Others have deftly shown what's historically wrong with Paul's claims. As Blair L. M. Kelley wrote at Salon, Paul's arguments "echo the arguments made for segregation in his state before the turn of the 20th century," when, in Kentucky, a state senator "proposed a new law requiring railroads 'to furnish separate coaches or cars for the travel or transportation of the white and colored passengers.'"
At TAPPED, Adam Serwer unpacked Paul's feeble defense of his stance (claiming that he finds racism "abhorrent" and would have marched with King):
Black people had been living in the "leave it to the states" nightmare since Reconstruction, during which the war-weary North abandoned black people to the terrible lawlessness of a vengeful South. Civil-rights movement leaders were fighting for the federal government to secure their rights against the arbitrary tyranny of the political powers in the Southern states, which maintained their hold on local government through coercion and violence.
Paul seems to think that good Christians don't need civil laws (or civil rights laws, for that matter) for them to do the right thing. But it's crucial to ascertain what that "right thing" really is.
What, the author’s extreme bias against people of faith?
Rand Paul is an extremest? However, Obama is a Socialist-Marxist Union community organizer..liar and cheat and that’s okay. Give me an American, Libertarian any day. I mostly disagree with Sarah....
What everybody seems to be missing is that when one defends freedom of association and property rights, liberal automatically assume that you hate black people. In other words if you say that people have the right to deal with and only with those that they choose, the liberals ugly soul hears “black”. Apparently the only reason not to like somebody, to them, is their color. Projection.
Am re-reading; and slowly. . .
(You quote John Adams)
“Our Constitution was made only for a moral and religious people. It is wholly inadequate to the government of any other.
But he IS a Communist
Right. Liberals seem to assume that the average white American secretly hates blacks and is just itching to do some discriminatin’ against them if only given the chance. But maybe that view of things says more about their own social circles, than the great unwashed Middle America they seek to “fix”.
If this were so; we would not have Leftists/Progressives i.e. today's Democrats.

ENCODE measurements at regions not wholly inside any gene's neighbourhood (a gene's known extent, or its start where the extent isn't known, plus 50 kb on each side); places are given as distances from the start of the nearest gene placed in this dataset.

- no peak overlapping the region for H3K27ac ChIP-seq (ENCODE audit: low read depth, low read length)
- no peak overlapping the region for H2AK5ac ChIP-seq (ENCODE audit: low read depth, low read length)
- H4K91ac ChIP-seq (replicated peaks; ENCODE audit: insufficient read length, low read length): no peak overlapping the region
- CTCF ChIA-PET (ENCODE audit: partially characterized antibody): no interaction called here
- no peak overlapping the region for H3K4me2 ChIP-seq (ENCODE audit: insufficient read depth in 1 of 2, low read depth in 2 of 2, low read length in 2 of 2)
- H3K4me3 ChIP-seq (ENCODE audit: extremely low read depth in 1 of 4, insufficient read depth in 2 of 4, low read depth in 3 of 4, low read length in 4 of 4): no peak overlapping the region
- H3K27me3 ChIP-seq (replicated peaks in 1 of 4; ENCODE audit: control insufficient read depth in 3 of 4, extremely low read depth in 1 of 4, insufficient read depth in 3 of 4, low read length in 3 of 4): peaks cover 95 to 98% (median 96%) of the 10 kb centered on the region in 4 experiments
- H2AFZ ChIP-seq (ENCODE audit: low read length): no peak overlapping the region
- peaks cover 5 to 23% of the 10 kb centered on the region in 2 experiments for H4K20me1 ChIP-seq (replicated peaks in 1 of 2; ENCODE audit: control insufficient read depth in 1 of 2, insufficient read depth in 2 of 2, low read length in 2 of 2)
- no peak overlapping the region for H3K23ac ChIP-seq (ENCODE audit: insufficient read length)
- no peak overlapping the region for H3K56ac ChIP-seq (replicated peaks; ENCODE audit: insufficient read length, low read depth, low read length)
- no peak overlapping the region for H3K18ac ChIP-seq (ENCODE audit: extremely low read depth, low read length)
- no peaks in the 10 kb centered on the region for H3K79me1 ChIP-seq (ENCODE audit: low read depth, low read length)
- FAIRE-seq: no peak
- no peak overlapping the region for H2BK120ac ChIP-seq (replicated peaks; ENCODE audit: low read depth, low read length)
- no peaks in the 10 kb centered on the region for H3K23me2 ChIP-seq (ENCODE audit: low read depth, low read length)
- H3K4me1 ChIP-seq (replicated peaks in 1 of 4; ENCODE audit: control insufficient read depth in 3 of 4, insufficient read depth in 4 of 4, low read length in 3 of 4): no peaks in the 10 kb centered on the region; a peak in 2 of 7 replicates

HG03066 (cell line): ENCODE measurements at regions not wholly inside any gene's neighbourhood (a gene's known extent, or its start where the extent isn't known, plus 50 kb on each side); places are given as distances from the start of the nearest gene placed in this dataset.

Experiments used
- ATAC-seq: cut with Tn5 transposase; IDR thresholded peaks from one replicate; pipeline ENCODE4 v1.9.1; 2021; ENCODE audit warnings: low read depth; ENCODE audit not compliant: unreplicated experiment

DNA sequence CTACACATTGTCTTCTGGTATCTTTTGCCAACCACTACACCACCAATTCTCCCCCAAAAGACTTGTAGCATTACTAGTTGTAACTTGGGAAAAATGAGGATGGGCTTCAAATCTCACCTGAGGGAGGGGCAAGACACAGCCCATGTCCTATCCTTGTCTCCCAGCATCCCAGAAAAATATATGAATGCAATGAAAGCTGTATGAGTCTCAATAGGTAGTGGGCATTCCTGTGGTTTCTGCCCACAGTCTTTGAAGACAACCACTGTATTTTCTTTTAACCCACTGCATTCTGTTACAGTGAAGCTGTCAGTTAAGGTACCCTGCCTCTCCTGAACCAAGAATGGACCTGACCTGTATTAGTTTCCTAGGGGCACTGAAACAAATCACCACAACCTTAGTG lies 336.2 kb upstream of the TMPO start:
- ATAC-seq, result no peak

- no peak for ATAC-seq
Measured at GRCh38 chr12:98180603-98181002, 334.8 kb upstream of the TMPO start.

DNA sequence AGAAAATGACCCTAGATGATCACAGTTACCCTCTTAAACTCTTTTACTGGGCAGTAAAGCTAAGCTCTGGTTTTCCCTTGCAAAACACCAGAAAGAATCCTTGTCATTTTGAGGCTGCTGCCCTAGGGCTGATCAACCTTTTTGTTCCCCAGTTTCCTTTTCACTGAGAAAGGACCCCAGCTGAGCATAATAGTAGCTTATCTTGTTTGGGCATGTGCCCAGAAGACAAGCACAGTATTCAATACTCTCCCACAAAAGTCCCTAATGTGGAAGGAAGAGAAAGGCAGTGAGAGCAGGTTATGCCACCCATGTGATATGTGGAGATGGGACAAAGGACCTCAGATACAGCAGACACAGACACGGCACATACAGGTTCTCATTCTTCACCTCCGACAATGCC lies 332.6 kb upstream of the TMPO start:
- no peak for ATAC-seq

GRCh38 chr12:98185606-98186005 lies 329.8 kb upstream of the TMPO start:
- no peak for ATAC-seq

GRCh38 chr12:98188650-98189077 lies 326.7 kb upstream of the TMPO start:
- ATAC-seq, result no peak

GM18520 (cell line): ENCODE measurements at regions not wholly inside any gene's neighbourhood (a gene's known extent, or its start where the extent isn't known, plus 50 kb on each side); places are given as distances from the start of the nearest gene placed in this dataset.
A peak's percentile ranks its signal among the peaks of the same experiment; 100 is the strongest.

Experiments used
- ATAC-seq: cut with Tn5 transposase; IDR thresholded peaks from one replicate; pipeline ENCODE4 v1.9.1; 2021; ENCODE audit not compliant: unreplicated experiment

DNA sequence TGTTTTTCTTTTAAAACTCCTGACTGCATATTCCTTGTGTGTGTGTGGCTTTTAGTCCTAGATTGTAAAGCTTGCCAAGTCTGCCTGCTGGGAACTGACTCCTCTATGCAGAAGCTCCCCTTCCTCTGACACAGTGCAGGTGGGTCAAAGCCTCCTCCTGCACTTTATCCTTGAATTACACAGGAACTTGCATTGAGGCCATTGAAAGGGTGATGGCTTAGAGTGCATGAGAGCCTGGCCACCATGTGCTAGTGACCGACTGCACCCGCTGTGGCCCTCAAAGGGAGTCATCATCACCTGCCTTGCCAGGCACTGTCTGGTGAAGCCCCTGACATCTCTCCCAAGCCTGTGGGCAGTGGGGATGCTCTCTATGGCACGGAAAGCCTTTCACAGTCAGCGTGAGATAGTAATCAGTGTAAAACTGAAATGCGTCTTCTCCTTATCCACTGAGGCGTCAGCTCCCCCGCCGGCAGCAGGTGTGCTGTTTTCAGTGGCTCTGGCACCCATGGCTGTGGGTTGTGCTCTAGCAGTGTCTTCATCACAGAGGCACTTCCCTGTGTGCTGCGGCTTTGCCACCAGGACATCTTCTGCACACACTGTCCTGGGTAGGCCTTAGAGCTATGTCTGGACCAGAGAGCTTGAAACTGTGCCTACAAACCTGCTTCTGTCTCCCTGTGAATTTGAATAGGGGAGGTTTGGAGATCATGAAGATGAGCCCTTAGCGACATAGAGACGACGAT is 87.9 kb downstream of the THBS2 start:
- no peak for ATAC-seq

this hit piece written by a Posner - is the writer related to that other paragon of hate - the Michael Posner who is an undersecretary of state and apologized to the chi coms about arizona’s immigration law?
I’m not sure. I wondered that myself, but hadn’t tried to Google up any relation just yet.
Maybe another Soros capo? The MSM have the long knives out for Paul!
She’s just another Christian hater. A real whack job I might add.
She wrote a book attacking Christian fundamentalists. The ones who fight in wars to defend her right to bash them.
People get so upset when someone says something that 20 years ago would have been considered self evident.
It’s not a trivial point. Their anger over their disorders not being accepted by society causes them to lash out at the most visible targets of their internal rage. Most of the contributors to a web site like this hail from the group of people suffering from internal conflicts over sexual perversion and guilt over abortion. More and more these days the euthanasia crowd are also burying their guilt and pain by attacking the voices of morality.
They are doing it by expanding the purview of government over everything. All Christians should be libertarian. Give God the maximum freedom to work in this world. He isn’t satisfied with 1 hour a week in a tiny sanctuary.
And yet she's editor of an online "Religion" magazine. Of sorts.
It wouldn't terribly surprise me if she considers herself a "liberal Christian".
FACT: Not all christians, are christians..
You're right, it's not a trivial point. I guess I just felt impolitic in pointing it out.
But I don't object to you doing so, and I understand (and largely agree) with your points